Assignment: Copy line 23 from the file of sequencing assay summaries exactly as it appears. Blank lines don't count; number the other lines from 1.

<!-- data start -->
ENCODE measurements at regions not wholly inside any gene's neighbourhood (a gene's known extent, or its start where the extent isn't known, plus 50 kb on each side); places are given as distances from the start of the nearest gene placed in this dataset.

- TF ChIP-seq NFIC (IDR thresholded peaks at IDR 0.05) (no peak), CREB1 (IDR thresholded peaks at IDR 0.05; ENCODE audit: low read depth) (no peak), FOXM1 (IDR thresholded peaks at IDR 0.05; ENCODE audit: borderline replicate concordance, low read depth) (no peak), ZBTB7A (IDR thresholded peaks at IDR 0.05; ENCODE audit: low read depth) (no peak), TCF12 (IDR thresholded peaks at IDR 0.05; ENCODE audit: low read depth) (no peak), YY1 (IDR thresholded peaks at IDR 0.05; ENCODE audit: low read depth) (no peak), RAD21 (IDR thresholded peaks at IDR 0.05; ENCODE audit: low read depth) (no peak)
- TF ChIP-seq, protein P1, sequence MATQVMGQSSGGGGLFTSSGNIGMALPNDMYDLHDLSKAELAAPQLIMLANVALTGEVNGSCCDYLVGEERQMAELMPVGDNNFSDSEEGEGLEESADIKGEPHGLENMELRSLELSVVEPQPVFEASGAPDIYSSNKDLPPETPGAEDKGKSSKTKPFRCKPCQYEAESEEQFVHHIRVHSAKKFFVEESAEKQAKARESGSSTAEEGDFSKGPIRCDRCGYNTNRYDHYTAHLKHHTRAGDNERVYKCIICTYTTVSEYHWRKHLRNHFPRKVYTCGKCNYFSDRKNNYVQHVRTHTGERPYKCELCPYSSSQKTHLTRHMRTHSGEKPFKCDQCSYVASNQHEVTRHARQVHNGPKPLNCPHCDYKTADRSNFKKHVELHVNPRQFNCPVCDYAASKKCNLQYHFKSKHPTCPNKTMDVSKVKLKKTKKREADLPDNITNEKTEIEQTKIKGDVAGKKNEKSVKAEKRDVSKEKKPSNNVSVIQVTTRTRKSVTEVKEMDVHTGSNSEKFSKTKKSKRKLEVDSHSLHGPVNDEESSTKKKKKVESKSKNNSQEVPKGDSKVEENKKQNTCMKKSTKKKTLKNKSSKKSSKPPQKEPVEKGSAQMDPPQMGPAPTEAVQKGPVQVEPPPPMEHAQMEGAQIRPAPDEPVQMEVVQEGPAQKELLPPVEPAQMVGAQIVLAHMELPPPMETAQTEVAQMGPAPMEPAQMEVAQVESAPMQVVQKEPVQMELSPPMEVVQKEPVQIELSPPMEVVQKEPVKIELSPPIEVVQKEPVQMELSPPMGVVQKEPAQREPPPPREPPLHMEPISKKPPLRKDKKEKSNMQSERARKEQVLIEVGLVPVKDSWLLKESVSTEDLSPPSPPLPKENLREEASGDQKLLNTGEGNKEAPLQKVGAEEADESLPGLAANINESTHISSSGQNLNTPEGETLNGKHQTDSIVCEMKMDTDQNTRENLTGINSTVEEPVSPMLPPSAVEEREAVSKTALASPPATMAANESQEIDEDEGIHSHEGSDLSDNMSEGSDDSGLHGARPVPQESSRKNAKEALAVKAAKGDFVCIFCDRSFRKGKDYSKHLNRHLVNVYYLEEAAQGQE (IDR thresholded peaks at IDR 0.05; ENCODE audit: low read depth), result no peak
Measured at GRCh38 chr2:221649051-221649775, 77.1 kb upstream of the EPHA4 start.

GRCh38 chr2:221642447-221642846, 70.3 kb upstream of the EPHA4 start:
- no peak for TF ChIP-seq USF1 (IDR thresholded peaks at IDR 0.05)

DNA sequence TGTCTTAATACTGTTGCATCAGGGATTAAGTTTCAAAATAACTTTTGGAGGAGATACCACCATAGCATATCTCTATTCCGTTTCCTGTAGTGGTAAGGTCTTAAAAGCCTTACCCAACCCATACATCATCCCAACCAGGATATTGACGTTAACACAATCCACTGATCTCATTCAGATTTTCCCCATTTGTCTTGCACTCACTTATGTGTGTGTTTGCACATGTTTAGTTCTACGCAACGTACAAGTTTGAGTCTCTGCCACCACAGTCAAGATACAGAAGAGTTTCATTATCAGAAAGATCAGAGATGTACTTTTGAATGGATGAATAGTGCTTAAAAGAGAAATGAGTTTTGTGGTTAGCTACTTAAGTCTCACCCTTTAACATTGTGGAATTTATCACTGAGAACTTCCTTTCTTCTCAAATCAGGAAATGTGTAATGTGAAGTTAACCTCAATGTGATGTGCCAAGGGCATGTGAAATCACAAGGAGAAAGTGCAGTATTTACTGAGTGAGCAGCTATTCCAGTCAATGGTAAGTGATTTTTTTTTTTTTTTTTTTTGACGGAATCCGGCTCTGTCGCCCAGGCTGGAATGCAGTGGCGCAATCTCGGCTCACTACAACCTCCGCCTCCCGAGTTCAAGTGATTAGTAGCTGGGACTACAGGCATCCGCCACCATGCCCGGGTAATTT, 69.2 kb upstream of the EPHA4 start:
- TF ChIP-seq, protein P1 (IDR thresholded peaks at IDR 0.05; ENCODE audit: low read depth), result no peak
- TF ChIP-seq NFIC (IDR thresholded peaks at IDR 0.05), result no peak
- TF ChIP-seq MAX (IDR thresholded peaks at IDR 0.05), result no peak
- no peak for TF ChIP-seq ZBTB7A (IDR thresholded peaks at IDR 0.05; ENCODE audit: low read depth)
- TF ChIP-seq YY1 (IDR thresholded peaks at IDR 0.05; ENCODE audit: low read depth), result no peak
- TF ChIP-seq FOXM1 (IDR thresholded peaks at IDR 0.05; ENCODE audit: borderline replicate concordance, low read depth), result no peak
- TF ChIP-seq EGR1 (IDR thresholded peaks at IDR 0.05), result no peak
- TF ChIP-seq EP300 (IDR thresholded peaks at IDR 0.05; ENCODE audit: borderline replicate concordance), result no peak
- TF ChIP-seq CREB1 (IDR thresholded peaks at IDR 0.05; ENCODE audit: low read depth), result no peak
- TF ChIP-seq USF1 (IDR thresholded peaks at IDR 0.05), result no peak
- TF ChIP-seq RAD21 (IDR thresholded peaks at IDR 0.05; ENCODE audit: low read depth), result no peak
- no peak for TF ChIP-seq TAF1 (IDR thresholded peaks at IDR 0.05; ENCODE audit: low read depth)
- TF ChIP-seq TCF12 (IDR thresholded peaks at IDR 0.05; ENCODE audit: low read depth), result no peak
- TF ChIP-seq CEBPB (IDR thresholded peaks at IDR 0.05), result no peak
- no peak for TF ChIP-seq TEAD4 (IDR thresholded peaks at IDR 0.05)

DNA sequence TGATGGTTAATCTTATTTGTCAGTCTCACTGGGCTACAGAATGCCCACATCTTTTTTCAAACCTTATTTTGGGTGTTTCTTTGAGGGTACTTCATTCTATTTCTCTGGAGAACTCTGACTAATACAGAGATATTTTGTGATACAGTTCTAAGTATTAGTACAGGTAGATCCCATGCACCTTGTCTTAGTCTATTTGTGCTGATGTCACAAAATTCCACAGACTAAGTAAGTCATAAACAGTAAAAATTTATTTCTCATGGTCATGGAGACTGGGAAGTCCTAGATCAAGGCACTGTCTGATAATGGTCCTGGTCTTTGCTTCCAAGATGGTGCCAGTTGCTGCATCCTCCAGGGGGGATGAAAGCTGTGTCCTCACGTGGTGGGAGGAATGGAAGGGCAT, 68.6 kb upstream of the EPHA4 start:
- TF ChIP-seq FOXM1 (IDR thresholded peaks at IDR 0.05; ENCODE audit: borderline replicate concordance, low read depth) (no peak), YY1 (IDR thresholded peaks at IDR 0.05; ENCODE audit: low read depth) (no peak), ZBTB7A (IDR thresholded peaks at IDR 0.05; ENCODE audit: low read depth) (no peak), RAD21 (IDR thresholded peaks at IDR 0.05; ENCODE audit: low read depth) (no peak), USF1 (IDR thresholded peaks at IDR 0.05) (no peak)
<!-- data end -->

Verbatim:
DNA sequence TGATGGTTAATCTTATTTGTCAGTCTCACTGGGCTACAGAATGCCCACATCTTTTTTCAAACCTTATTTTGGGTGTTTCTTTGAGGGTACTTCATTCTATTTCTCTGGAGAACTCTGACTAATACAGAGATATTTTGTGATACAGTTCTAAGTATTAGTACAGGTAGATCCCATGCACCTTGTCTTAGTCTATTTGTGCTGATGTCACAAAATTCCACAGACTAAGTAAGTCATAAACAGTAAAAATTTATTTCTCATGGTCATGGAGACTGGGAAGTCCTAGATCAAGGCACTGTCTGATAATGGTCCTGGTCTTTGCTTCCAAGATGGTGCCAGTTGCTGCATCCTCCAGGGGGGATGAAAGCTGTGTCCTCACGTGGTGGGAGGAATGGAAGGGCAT, 68.6 kb upstream of the EPHA4 start: